My Android Developer Scholarship from Udacity and Google – a retrospect

My Android Developer Scholarship from Udacity and Google is a love story in two parts. Why? Because the scholarship I want to write about today is not the first one I got.

Android Scholarship Love Story Part I

Last year I was one of the super lucky Udacity students to get a scholarship for the Android Basics Nanodegree. Meaning I got to do the whole Nanodegree with the help of experienced mentors and an awesome community of fellow learners. I had applied without really believing I could get in. My job has nothing to do with coding and my efforts of learning to code so far had been a lot of fun. But they were very far from being proficient. Anyways, I got in.

It was an amazing experience! The learning, the community, the feeling of accomplishing things I didn’t think I could do. Every week! It was addictive. So when I received my certificate for completing the Android Basics Nanodegree, I knew that wasn’t the end of it.

My Certificate of completion of the Android Basics Nanodegree (ABND)While my cohort was finishing the scholarship, there were rumors about a new one for the next step: The Android Developer Nanodegree! Maybe you have to be geeky like me or have gone through the experience of a Nanodegree to understand what that made me feel. Thinking to finish that degree and taking the certification to become an Associate Android Developer gave (and still gives) me butterflies! Naturally I kept my eyes peeled for any tweets, e-mails or other signs of another scholarship.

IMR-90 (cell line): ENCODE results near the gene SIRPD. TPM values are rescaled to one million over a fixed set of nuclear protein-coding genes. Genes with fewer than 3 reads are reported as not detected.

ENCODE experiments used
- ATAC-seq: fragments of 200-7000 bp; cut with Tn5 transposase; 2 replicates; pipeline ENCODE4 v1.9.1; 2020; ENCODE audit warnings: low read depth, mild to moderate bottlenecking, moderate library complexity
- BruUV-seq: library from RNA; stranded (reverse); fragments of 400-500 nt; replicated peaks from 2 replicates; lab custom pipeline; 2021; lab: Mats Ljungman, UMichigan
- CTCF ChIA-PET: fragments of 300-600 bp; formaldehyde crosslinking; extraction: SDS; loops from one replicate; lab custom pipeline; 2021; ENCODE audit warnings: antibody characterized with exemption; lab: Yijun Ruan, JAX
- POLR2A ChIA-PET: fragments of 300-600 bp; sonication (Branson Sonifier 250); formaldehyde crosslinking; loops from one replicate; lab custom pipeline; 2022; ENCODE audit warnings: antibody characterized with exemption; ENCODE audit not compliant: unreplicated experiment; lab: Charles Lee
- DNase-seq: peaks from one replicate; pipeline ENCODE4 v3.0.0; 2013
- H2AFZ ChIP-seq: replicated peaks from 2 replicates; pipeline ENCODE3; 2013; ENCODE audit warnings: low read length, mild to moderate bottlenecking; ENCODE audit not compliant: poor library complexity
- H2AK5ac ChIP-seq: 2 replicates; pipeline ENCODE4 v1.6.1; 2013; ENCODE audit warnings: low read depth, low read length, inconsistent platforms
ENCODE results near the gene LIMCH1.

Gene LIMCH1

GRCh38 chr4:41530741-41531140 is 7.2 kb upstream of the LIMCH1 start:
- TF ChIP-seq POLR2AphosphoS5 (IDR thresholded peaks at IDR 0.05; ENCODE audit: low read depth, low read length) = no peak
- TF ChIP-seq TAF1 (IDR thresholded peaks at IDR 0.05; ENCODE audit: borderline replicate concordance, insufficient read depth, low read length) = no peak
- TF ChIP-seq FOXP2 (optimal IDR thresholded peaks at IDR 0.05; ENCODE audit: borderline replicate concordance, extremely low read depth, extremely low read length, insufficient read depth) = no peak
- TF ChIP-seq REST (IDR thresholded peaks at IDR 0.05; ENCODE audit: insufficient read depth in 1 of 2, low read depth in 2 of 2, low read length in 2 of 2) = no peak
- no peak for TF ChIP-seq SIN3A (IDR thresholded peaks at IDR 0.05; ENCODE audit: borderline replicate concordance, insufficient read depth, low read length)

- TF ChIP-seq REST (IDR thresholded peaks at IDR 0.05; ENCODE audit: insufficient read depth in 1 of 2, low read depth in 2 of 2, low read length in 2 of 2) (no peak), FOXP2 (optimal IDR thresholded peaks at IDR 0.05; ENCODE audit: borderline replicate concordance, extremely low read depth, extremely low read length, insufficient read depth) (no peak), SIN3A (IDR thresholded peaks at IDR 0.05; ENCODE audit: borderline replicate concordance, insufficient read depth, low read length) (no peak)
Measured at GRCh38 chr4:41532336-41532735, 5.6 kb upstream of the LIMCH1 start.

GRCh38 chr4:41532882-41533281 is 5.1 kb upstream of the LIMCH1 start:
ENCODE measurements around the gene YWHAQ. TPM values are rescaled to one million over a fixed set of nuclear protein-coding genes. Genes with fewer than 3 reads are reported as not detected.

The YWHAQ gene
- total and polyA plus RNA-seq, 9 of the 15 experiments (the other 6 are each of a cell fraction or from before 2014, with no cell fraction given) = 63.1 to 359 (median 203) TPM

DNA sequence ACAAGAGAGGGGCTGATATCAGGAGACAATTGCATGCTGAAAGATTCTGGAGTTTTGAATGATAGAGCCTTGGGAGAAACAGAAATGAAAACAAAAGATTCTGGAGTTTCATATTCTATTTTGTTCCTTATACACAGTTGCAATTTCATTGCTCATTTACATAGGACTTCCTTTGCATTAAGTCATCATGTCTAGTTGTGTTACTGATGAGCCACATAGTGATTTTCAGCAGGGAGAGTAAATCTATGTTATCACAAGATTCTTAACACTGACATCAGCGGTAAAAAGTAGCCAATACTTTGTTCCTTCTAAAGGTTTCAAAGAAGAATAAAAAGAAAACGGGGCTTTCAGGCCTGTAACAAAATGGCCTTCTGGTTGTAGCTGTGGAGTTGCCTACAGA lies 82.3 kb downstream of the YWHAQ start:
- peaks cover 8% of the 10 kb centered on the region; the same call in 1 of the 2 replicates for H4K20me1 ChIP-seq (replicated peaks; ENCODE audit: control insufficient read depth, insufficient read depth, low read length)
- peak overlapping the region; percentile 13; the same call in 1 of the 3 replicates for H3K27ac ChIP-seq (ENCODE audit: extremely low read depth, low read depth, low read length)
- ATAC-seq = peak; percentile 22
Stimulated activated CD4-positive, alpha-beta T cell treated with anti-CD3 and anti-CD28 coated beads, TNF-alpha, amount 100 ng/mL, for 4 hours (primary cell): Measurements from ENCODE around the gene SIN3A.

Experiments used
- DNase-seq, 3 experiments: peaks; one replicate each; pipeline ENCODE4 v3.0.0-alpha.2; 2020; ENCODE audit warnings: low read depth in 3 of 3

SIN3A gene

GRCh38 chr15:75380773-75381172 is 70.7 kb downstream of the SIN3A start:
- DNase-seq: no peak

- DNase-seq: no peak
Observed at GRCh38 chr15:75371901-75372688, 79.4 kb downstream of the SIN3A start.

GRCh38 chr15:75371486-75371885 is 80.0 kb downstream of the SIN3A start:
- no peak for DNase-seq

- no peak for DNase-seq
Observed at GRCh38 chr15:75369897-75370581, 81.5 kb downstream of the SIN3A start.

Trouble in paradise: Is my Android love story over?

When I finally got wind of where to apply for an Android Developer Scholarship, I was thrilled. And it didn’t take me long to apply. Or write my application. By now I knew what excited me about this opportunity. In the meantime I kept working on my own app and started taking the first courses for the Android Developer track on Udacity. (In case you are wondering: the courses themselves are free, you can start learning anytime! The free version just comes without the very valuable mentor support and all the other cool support functions I had the privilege to enjoy before…) And then that e-mail came. Telling me I didn’t get in…